The internet is like this:


We want to believe that, in the face of terrible violence like yesterday’s attack at the Charlie Hebdo offices in Paris, that humans still retain a kernel of essential goodness. We want to believe that somehow, we’ll all find a way towards unity and mutual respect. We want to believe that one of the art world’s most mysterious mainstream figures is tweeting motivational memes to get us through these tough times.

Unfortunately for the million-plus followers of @thereaibanksy—cleverly using a capital “I” instead of an “L”—at least that last sentence is false. (Also, that account is not to be confused with @realbanksy, which itself has more than 20,000 followers, or @therealbanksy, some kid.) It’s pretty darn obvious to anyone with a cursory familiarity with Banksy’s actual work, that it’s not the real thing. Nor is this cartoon, in support of the slain Charlie Hebdo staffers, by him.


Banksy’s work is, for the most part, darkly humorous, with an easily recognizable, bold, graphic aesthetic. It doesn’t involve scratchy pencil work. It doesn’t involve heartfelt, retweet-ready quotes from a place of naked sincerity.

Come on. Yet for some reason, people—otherwise smart people, even ostensible journalists—wanted to believe, yesterday, that this visual rallying cry actually came from Banksy’s brain.


Everyone should have realized this in about 30 seconds of looking at @thereaibanksy timeline, though, that this wasn’t the case. Here are the reasons everyone should have instantly known better.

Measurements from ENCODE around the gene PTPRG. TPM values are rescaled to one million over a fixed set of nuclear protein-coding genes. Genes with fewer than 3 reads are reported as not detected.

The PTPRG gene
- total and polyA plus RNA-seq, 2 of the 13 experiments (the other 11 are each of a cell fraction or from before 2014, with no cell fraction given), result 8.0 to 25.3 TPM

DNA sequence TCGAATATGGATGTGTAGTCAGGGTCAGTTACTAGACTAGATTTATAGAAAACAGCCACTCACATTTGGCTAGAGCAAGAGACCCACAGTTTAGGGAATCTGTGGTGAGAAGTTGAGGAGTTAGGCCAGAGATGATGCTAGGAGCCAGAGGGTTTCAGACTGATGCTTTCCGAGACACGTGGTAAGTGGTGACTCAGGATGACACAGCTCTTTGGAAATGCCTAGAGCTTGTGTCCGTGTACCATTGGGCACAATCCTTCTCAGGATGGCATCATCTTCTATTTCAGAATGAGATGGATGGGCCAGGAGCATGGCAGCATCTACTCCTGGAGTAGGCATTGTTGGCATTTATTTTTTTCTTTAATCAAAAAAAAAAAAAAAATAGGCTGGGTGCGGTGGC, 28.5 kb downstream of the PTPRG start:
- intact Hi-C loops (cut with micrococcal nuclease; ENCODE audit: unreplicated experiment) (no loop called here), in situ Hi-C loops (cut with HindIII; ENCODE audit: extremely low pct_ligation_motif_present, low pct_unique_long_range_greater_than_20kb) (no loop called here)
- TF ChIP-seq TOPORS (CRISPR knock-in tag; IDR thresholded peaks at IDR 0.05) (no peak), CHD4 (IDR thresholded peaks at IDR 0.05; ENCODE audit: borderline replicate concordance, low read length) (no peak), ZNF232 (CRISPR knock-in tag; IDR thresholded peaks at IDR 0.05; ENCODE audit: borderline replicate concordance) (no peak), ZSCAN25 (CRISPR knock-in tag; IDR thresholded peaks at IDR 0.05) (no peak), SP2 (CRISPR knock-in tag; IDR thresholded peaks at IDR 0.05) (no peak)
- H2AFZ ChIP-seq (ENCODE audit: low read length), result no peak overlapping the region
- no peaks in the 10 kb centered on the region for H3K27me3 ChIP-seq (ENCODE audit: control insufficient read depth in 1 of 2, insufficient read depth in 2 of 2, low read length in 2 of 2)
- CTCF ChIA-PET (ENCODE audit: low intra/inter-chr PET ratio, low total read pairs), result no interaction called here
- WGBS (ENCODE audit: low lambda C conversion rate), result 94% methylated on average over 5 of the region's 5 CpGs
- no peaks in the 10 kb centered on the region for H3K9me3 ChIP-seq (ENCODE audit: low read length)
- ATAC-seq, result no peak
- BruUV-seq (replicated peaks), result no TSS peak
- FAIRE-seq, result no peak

1)  The account updates multiple times a day, sometimes hourly.

The dude doesn’t show up to his own openings. You really think he’s going to tweet every two hours—or bother to schedule those tweets in Hootsuite or whatever?


For example, this, today:

Then this, about an hour later:

2) None of the images match the visual aesthetic, tone, or theme of his usual work.


Since when does Banksy do poorly blended, colored-pencil drawings on par with a high school art class?

Here are a few actual Banksy works portraying the artist’s usual sardonic tone, from an Instagram account (that may or may not be his) documenting some of the works from his New York residency:

When has he ever created a public work with a tone as deadly earnest as this inspirational Tumblr-popular New Year’s Day meme? (Let’s just ignore the fact that the tweet also needs a spell-check.)


3) Hello? The account bio on the actual page says it’s a “fan account”—just like all those other Twitter “parody accounts” of like, Will Ferrell and the bear from “Ted.”


4) His own official web site states he has no Facebook or Twitter account. Realizing that would involve the Googles or a few extra clicks, though.

5) The original image has already been traced back to the London-based artist Lucille Clerc.


In conclusion, let’s add some insult to injury: the late @Chrisrockoz Twitter account was not really Chris Rock, either, and also Santa Claus and the Easter Bunny are fake.

Arielle Castillo is Fusion's culture editor, reporting on arts, music, culture, and subcultures from the streets on up. She's also a connoisseur of weird Florida, weightlifting, and cats.